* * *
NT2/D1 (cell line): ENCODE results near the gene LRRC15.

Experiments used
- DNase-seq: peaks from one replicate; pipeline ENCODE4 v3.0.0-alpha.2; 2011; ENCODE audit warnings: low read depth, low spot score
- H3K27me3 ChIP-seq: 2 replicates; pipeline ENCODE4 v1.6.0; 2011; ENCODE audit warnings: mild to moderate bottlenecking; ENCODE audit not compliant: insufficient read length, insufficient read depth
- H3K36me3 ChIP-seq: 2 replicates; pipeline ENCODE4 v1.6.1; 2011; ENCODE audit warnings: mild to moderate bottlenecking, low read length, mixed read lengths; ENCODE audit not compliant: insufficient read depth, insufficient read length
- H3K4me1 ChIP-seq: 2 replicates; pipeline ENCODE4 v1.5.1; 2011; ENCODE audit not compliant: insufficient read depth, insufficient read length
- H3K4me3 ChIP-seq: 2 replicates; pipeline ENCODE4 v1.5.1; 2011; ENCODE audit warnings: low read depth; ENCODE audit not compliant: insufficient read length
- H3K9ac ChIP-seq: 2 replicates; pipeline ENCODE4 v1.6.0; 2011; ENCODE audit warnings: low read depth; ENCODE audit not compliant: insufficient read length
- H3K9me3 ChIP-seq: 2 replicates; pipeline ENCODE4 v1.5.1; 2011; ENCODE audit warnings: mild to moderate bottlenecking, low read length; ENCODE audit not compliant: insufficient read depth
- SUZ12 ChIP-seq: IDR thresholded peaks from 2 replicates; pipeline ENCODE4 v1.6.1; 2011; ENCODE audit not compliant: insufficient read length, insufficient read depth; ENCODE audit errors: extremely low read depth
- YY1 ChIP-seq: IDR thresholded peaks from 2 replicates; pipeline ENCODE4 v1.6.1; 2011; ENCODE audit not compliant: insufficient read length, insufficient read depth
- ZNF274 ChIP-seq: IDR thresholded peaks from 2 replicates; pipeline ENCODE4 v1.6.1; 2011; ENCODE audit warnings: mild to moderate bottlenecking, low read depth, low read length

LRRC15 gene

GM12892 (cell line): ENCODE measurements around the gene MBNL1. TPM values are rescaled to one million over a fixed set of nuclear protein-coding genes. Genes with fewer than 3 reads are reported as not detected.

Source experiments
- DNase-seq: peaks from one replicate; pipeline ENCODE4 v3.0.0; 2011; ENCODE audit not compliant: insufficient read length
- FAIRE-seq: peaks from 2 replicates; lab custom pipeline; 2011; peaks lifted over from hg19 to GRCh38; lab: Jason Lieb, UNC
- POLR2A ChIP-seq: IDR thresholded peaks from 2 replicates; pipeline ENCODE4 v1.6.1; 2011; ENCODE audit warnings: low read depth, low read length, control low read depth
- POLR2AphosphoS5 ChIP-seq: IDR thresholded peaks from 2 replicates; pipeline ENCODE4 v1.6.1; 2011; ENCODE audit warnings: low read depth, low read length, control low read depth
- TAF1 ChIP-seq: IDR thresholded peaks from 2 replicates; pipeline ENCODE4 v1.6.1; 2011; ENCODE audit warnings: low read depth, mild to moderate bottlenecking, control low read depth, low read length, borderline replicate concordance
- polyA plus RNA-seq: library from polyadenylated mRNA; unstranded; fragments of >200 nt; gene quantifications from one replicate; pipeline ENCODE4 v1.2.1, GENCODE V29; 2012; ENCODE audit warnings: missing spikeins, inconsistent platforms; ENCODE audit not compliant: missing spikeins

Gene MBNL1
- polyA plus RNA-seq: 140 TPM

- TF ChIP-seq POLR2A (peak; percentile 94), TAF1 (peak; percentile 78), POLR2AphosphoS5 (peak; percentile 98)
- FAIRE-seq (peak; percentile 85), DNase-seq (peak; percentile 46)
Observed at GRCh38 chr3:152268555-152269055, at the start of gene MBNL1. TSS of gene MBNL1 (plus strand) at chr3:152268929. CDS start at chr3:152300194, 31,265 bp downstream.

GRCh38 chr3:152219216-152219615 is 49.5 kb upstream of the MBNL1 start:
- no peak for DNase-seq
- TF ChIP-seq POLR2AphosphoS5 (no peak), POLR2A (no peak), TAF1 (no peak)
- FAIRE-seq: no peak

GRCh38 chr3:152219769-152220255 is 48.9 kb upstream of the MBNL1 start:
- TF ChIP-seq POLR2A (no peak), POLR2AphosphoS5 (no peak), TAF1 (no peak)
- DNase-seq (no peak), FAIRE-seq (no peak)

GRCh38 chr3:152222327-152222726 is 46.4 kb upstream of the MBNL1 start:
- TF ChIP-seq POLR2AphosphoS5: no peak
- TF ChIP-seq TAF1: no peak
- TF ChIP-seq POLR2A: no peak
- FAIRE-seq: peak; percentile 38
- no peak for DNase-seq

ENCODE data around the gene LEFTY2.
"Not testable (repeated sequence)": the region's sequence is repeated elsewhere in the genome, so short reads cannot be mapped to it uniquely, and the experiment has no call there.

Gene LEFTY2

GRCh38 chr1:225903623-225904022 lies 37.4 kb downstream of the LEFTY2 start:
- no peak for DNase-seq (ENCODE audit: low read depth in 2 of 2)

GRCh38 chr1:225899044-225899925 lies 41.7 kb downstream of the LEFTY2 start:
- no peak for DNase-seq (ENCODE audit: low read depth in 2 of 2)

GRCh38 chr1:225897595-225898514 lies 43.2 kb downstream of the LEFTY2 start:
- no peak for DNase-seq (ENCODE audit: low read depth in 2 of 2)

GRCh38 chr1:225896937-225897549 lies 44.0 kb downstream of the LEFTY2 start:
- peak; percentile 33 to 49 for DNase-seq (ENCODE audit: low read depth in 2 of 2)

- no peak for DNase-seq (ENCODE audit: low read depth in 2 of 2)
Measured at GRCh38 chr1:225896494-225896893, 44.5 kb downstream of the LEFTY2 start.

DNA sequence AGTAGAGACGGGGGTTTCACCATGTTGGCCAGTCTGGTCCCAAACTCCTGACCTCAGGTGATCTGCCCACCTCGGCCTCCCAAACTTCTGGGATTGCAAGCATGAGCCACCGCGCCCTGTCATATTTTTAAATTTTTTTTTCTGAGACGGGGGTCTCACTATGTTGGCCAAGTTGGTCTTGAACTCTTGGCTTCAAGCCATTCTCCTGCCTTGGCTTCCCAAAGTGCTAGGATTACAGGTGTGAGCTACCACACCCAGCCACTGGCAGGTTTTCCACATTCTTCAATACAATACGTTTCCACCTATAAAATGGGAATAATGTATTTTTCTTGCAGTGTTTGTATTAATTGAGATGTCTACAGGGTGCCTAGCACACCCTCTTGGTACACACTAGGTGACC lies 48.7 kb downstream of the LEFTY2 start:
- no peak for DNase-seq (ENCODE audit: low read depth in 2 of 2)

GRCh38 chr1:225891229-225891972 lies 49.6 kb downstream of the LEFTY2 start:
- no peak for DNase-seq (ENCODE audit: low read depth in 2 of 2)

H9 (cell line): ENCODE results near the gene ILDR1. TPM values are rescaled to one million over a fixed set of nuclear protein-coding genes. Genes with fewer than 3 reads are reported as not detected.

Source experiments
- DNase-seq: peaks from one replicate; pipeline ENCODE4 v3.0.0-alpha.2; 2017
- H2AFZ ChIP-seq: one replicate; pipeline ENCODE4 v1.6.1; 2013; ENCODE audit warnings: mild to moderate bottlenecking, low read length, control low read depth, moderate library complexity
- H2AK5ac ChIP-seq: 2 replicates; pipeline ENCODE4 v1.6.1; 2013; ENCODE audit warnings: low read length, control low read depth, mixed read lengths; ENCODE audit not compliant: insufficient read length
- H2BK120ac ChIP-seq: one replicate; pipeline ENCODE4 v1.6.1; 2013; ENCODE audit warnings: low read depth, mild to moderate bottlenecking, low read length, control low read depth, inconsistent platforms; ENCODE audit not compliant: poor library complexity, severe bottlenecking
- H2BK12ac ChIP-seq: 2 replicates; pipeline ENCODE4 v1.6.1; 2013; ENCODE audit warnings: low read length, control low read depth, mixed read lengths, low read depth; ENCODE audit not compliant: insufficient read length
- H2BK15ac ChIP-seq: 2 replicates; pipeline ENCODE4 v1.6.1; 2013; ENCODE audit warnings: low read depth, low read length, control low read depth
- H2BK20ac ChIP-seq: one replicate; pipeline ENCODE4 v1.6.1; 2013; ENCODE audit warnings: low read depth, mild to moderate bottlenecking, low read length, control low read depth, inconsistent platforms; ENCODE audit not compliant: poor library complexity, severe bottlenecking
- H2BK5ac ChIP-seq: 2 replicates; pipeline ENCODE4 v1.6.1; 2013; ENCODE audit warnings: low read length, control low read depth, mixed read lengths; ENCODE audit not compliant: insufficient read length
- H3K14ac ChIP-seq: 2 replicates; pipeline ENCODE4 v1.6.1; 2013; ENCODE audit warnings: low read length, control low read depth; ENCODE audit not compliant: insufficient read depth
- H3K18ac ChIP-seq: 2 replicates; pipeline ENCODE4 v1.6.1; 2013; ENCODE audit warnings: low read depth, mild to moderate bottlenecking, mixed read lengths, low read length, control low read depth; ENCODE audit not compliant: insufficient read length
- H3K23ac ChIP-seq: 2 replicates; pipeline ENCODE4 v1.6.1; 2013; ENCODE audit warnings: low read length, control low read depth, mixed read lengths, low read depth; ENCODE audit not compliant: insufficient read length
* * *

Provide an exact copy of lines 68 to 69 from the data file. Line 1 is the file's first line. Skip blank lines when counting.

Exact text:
- H3K18ac ChIP-seq: 2 replicates; pipeline ENCODE4 v1.6.1; 2013; ENCODE audit warnings: low read depth, mild to moderate bottlenecking, mixed read lengths, low read length, control low read depth; ENCODE audit not compliant: insufficient read length
- H3K23ac ChIP-seq: 2 replicates; pipeline ENCODE4 v1.6.1; 2013; ENCODE audit warnings: low read length, control low read depth, mixed read lengths, low read depth; ENCODE audit not compliant: insufficient read length